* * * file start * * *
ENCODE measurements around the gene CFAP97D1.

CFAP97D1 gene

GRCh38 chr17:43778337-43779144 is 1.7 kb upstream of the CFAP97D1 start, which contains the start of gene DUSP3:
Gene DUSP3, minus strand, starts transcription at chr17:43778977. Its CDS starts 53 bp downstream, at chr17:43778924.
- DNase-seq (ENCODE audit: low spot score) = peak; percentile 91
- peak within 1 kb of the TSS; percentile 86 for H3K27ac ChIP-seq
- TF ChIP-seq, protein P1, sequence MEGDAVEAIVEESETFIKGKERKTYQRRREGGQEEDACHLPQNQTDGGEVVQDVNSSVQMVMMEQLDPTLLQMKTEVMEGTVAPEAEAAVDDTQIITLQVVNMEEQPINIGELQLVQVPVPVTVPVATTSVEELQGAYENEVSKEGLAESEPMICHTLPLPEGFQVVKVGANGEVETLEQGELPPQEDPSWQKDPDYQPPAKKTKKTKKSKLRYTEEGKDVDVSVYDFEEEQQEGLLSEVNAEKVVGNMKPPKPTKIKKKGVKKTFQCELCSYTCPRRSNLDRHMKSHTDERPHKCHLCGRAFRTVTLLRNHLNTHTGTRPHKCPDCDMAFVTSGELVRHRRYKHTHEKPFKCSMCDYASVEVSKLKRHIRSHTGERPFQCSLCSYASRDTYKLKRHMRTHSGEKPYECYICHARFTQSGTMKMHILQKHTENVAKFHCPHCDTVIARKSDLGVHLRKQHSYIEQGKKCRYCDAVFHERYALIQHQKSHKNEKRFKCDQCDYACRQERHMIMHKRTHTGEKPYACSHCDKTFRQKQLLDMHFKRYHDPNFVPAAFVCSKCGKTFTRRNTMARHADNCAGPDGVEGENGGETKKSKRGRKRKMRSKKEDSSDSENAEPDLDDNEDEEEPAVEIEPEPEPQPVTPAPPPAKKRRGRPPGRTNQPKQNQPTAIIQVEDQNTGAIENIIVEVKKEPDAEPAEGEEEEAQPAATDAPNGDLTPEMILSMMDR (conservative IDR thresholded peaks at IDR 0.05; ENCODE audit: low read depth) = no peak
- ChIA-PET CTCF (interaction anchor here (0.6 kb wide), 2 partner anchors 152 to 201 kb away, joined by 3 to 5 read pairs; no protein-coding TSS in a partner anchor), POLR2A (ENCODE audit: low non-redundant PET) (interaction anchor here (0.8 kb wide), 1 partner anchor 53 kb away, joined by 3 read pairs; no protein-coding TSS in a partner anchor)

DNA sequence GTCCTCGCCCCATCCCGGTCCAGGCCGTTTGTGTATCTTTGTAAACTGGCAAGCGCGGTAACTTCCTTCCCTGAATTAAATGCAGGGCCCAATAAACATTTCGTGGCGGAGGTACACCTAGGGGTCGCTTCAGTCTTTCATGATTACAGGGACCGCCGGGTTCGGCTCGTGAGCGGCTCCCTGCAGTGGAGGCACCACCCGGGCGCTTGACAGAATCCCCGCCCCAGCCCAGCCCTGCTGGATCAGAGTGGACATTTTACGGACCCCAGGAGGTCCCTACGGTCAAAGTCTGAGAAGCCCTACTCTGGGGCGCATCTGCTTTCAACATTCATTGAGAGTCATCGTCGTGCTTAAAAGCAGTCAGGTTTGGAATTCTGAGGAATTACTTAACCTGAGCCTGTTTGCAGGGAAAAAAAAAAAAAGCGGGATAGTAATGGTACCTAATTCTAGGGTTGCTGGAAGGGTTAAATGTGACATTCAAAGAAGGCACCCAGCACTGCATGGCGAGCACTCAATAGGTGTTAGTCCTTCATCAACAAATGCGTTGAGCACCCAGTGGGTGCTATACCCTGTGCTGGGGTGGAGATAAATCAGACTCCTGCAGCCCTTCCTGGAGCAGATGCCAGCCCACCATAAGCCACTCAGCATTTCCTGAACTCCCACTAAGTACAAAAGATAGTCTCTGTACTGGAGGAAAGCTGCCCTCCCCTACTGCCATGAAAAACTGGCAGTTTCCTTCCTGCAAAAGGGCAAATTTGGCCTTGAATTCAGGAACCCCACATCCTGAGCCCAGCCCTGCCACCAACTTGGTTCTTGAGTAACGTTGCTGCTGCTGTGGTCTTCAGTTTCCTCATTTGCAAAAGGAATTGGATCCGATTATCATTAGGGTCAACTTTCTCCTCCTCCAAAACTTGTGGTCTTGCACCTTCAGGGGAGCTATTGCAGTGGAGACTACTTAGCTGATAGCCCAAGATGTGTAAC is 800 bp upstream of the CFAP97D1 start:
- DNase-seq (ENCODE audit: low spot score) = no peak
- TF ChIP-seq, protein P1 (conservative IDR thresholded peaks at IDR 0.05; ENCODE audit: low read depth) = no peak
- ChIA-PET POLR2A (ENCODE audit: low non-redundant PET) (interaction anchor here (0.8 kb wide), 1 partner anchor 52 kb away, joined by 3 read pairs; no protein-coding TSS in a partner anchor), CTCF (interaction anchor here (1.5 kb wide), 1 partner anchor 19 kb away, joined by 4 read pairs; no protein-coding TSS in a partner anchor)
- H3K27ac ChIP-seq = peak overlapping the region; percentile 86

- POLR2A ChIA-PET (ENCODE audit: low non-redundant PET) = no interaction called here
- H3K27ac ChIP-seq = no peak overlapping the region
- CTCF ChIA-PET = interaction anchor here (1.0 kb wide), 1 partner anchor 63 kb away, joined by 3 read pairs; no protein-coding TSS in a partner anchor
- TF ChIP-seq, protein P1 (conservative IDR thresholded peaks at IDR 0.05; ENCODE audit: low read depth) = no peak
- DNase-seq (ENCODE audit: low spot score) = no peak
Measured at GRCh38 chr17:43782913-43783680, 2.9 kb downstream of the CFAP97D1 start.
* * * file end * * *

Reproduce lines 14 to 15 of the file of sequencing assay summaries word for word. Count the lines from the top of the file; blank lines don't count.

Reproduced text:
- POLR2A ChIA-PET (ENCODE audit: low non-redundant PET) = no interaction called here
- H3K27ac ChIP-seq = no peak overlapping the region